*(Dixon, 1920)*

There are still controversies about whether he did solve
this or not, since no actual proof was found among his writings save it for (Dixon, 1920) .
One of these attempts is an example of how problems, even when unsolved, can be
useful: Ernst Eduard Kummer, around the 1840s, after several unsuccessful
attempts to demonstrate the theorem, ended up creating a definition for ideal
numbers.

*n = 4*, but for the general problem that became known as*Fermat’s Last Theorem*, the challenge had just begun. Hundreds of attempts to demonstrate the theorem were made in the subsequent 350 years
From that definition arose the general theory of algebraic numbers,
one of the most important branches of modern mathematics (Bell, 1986) .

The beautiful demonstration of this theorem began when in
1984, Gerhard Frey hypothesized about a link between two apparently unrelated
problems: the Taniyama-Shimura conjecture and the Fermat’s Last Theorem (Singh, 2013) . This inspired an
English mathematician, that managed to formally prove the theorem in 1995, 358
years after its conjecture (Knudsen, 2015) , (Wiles, 1995) .

#
References

Bell, E. T. (1986).

*Men of Mathematics.*New York: Simon and Schuster.
Cain, W., & Henriksen, D. (2017). Uncreativity:
a Discussion on Working Creativity Before and After Ideation with Dr. Chris
Bilton.

*TechTrends, 61*, 101-105.
Cummins, P. A., Yamashita, T., Millar, R. J., &
Sahoo, S. (2019, August). Problem-Solving Skills of the U.S. Workforce and
Preparedness for Job Automation.

*Adult Learning*, pp. 111-120.
Dixon, L. E. (1920).

*History of the Theory of Numbers Vol. 2.*Washington: Carnegie Institution.
Evans, M. D., Henriksen, D., & Mishra, P.
(2019). Using Creativity and Imagination to Understand our Algorithmic World:
a Conversation with Dr. Ed Finn.

*TechTrends, 63*, 362-368. doi:10.1007/s11528-019-00404-3
Henriksen, D., & Mishra, P. (2020). A Pragmatic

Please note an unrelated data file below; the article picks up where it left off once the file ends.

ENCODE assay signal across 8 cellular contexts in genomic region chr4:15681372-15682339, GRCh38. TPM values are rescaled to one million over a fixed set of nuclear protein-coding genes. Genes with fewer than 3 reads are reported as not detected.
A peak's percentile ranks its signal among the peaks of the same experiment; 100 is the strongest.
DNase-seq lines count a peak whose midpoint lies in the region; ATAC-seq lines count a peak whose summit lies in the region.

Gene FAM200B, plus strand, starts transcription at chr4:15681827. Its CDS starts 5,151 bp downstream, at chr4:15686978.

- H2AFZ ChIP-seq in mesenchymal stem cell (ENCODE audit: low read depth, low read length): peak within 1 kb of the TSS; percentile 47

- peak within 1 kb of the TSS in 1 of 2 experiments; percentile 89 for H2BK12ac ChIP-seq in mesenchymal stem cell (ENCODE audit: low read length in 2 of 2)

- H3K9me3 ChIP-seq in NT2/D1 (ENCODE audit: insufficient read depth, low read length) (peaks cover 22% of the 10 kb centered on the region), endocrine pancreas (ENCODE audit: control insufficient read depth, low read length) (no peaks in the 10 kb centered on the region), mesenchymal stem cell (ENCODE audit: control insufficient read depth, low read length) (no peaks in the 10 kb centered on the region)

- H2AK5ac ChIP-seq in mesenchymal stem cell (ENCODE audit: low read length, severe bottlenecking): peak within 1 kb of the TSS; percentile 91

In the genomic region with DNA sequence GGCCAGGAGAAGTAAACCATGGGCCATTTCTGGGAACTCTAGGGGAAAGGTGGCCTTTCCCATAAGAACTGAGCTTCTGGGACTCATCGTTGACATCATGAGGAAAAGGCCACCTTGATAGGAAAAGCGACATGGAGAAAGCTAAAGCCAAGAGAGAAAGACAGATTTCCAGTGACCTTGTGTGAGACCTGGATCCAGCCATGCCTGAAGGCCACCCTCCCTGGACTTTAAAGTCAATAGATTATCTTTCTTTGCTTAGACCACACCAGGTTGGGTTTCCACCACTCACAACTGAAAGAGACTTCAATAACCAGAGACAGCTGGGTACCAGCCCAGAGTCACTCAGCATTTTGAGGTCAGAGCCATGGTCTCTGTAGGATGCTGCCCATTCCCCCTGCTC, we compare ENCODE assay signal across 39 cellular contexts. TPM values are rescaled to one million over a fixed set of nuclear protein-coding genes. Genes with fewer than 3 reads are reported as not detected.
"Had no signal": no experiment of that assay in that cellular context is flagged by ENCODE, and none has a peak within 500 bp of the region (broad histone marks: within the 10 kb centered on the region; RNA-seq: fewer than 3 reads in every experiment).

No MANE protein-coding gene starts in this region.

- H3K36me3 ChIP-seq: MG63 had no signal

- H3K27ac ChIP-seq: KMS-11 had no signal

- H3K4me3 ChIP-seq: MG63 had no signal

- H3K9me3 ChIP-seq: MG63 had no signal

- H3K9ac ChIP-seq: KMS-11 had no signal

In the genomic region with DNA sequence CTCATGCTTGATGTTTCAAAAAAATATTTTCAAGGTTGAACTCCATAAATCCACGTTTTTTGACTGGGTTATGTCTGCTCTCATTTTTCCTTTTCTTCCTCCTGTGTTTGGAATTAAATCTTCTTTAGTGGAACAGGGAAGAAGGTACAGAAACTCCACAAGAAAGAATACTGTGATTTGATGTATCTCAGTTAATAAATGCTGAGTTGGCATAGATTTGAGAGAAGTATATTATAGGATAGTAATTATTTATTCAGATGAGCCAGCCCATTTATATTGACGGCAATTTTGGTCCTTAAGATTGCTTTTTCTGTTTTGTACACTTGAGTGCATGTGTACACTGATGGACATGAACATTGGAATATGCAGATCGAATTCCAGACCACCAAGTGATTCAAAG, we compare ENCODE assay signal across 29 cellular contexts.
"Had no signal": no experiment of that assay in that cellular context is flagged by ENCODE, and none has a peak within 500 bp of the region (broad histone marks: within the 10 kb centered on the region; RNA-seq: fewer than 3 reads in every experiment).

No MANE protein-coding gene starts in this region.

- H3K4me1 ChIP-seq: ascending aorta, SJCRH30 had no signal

but Hopeful Conception of Creativity: a Conversation with Dr. Barbara Kerr.

*TechTrends, 64*, 195-201. doi:10.1007/s11528-020-00476-6
Keenan-Lechel, S. F., & Henriksen, D. (2019).
Creativity as Perspective Taking: An Interview with Dr. Vlad Glăveanu.

*TechTrends, 63*, 652-658. doi:10.1007/s11528-019-00437-8
Knudsen, K. (2015, August 20).

*The Math Of Star Trek: How Trying To Solve Fermat's Last Theorem Revolutionized Mathematics*. Retrieved from Forbes: https://www.forbes.com/sites/kevinknudson/2015/08/20/the-math-of-star-trek-how-trying-to-solve-fermats-last-theorem-revolutionized-mathematics/amp/
Mohaghegh, M., & Größler, A. (2020). The
Dynamics of Operational Problem-Solving: A Dual-Process Approach.

*Systemic Practice and Action Research*, pp. 27-54.
Richardson, C., Henriksen, D., & Mishra, P.
(2017, September 6). The Courage to be Creative: An Interview with Dr. Yong
Zhao.

*TechTrends, 61*, pp. 515-519. doi:10.1007/s11528-017-0221-1
Singh, S. (2013).

*The Simpsons and Their Mathematical Secrets.*A&C Black.
Symons, D., & Pierce, R. (2019). Beyond fluency:
Promoting mathematical proficiencies through online collaborative problem
solving.

*Australian Primary Mathematics Classroom*, pp. 4-8.
Wiles, A. (1995). Modular elliptic curves and
Fermat's Last Theorem.

*Annals of Mathematics, 142*, 443-551. doi:10.2307/2118559
World Economic Forum. (2016, January 19).

*The 10 skills you need to thrive in the Fourth Industrial Revolution*. Retrieved from World Economic Forum: https://www.weforum.org/agenda/2016/01/the-10-skills-you-need-to-thrive-in-the-fourth-industrial-revolution/
[1]
[It is not possible to divide]

*a cube into two cubes, or a fourth power into two fourth powers, or in general, until infinity, above fourth power into two similar powers. I have found a wonderful demonstration for this, but it won’t fit in this margin.*In more modern words, it is to say that there are no three positive integers*a, b*and*c*that satisfy the equation*a**+*^{n}*b**=*^{n}*c**for any integer value of*^{n}*n*greater than 2 (free translation by the author, with terms added for clarification).